Defra announced the latest results in testing slaughtered horses for bute (phenylbutazone). The presence of bute was confirmed in 8 samples out of 206 tests.
Joint statement from the British Veterinary Association (BVA) and British Equine Veterinary Association (BEVA):
“The presence of phenylbutazone (or bute) in horses intended for the food chain will be of concern to consumers who rightly expect the UK food chain to be robust. We are grateful to the Chief Medical Officer for clarifying the very low level of risk that this presents to human health and we will work with the FSA and Defra in any way we can to assist their investigations into these incidents.
“The ability to treat horses with bute is very important for equine welfare. Bute provides affordable, long-term pain relief for horses and is unique in this respect.
“The UK Horse Passport Regulations are designed to facilitate the ongoing medical treatment of horses not intended for the human food chain, whilst ensuring that these animals do not enter the food chain.
“We fully support the concept of the Horse Passport Regulations but have argued for some time that there are problems with the system in terms of the number of Passport Issuing Authorities and the vulnerability of the system to fraud. We are very keen to continue our dialogue with Defra and others to find ways to make the system more robust.
“Our members are aware of the strict rules regarding the regulation of medicines (including bute) and the use of horse passports, and in recent years we have provided clear guidance on the regulations to help both vets and their clients. These incidents will hopefully reinforce these messages amongst horse owners and all of us involved in equine healthcare.”
Professor Peter Lees, Emeritus Professor of Veterinary Pharmacology, Royal Veterinary College, said:
“1. Bute is an excellent pain killer in horses that makes a significant contribution to improved welfare, and has done so for some 60 years.
“2. The main toxicity concern in humans is that some people developed (very rarely – 1 in 30,000 to 1 in 50,000 persons) an anaemia which was life threatening, when the drug was used clinically in humans. This occurred when the drug was used therapeutically in humans at a dose rate of some 2 to 6 mg/kg, similar to the current dose for the horse of 4.4 mg/kg.
“3. The evidence on carcinogenicity in animal studies was equivocal even with high doses (50 to 300mg/kg administered daily for a virtual lifetime-2 years) – if you feed rats enough of many substances they may develop a few more tumours over two years. Carcinogenicity in humans is in the category “not classifiable”.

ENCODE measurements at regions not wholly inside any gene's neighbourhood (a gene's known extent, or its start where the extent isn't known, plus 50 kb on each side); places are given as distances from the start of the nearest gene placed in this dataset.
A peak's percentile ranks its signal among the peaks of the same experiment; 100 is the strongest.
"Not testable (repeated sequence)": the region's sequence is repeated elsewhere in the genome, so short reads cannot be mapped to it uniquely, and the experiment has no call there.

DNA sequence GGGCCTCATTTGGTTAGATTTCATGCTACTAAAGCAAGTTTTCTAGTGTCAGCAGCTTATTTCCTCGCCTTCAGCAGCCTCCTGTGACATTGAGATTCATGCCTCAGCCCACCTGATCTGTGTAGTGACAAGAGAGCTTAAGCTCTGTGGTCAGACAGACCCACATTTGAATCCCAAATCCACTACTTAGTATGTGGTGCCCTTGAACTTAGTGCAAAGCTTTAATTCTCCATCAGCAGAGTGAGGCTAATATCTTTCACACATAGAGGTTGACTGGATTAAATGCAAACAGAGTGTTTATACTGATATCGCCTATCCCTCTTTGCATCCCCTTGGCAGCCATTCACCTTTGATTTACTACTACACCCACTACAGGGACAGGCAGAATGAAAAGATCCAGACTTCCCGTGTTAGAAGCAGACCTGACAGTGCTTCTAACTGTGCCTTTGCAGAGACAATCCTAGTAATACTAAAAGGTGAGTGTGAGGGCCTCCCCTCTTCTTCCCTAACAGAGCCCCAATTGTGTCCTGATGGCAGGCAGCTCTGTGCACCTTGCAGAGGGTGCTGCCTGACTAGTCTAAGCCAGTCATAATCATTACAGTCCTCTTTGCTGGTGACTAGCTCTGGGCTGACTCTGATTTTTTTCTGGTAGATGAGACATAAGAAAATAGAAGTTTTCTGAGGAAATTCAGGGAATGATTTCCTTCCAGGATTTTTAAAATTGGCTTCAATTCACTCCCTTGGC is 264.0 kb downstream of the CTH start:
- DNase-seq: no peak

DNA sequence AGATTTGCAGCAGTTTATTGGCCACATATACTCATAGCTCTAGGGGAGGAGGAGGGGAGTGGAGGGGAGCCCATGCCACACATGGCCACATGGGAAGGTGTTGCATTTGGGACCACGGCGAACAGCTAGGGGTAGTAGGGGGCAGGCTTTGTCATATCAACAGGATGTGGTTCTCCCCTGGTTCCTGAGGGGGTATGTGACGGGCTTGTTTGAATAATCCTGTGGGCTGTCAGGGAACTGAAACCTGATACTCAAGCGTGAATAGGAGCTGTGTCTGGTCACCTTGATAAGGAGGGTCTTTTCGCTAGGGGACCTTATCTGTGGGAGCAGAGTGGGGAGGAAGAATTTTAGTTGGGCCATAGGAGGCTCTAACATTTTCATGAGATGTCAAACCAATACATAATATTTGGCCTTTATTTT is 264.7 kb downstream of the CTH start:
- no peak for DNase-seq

“4. Calculated human exposure to phenylbutazone and its metabolite oxyphenbutazone from consumption of horse meat, assuming a series of worst case scenarios, is no greater than 1/4,000th of the dose originally given in humans therapeutically. When phenylbutazone was used therapeutically in humans, there were inevitably reported side-effects (as for all drugs) BUT most people given bute for a prolonged period had no serious side effects before it was withdrawn from the human market.”
Professor Tim Morris, veterinary surgeon and Vice Chair of the British Horse Industry Confederation, said:
“Phenylbutazone (often referred to as ‘Bute’) is an anti-inflammatory medicine commonly used in horses, as is a type of medicine similar to aspirin or ibuprofen. It has a good safety record in horses but, as is sometimes found, a different safety profile in people. Some people occasionally suffer a severe adverse reaction to Phenylbutazone, leading to anaemia, hence it is no longer used in people as safer alternatives are available.
“In European law, the horse is regarded as a food producing animal, so as with farm animals there are prohibitions on animals entering the food chain, and horses treated with Bute cannot be humanely slaughtered and then the meat passed into the food chain. To ensure this happens, each horse has its own passport, and for those horses that have had Bute, a section in the passport is amended so the horse cannot enter the food chain.
“If Bute is being found in horsemeat it will be because either the original passport has not been amended after Bute was prescribed by the vet, or because the passport has been altered or substituted, or because controls at the abattoir have failed; all these circumstances are unacceptable as they pose a potential risk to human safety.
“However it is important to note that the levels of Bute in horsemeat, even if it is found, will be very low, and greatly below the doses following medical treatment in people that have been associated with occasional rare adverse reactions; therefore whilst this is unacceptable the actual risk to consumers is very small.”